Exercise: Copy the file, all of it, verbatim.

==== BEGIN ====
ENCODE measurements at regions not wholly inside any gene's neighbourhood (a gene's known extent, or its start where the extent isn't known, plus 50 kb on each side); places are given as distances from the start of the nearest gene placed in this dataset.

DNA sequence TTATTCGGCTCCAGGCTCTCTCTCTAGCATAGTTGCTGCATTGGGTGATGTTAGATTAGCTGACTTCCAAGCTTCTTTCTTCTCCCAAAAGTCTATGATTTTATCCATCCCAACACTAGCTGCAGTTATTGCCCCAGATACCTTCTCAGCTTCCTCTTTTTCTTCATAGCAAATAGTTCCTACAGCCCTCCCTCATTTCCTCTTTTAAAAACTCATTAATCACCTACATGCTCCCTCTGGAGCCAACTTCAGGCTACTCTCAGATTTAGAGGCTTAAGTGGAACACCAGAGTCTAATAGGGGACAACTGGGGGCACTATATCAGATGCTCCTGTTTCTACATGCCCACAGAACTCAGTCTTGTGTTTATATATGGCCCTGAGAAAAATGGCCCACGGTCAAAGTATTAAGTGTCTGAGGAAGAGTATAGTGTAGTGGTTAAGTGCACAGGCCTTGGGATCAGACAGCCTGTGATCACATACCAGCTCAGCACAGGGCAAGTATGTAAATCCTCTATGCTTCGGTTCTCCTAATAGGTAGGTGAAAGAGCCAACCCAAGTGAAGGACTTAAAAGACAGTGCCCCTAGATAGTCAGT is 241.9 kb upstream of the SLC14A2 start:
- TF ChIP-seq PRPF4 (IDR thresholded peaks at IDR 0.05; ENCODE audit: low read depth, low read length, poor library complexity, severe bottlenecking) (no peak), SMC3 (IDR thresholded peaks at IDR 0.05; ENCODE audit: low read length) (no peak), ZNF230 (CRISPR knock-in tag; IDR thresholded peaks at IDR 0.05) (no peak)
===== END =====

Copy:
ENCODE measurements at regions not wholly inside any gene's neighbourhood (a gene's known extent, or its start where the extent isn't known, plus 50 kb on each side); places are given as distances from the start of the nearest gene placed in this dataset.

DNA sequence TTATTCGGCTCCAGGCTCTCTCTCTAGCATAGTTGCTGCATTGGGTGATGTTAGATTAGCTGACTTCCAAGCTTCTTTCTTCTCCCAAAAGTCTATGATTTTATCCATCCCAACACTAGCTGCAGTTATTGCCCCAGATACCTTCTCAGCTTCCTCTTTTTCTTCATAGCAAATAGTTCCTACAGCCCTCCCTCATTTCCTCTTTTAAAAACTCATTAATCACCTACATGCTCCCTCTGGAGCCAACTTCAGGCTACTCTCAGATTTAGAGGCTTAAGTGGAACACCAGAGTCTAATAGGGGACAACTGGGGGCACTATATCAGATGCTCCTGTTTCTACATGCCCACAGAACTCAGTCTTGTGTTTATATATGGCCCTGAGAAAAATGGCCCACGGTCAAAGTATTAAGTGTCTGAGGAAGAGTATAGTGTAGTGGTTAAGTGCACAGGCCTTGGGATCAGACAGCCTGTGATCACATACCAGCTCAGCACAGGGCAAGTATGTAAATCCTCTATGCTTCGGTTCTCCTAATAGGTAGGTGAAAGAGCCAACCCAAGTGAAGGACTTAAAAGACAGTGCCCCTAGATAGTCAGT is 241.9 kb upstream of the SLC14A2 start:
- TF ChIP-seq PRPF4 (IDR thresholded peaks at IDR 0.05; ENCODE audit: low read depth, low read length, poor library complexity, severe bottlenecking) (no peak), SMC3 (IDR thresholded peaks at IDR 0.05; ENCODE audit: low read length) (no peak), ZNF230 (CRISPR knock-in tag; IDR thresholded peaks at IDR 0.05) (no peak)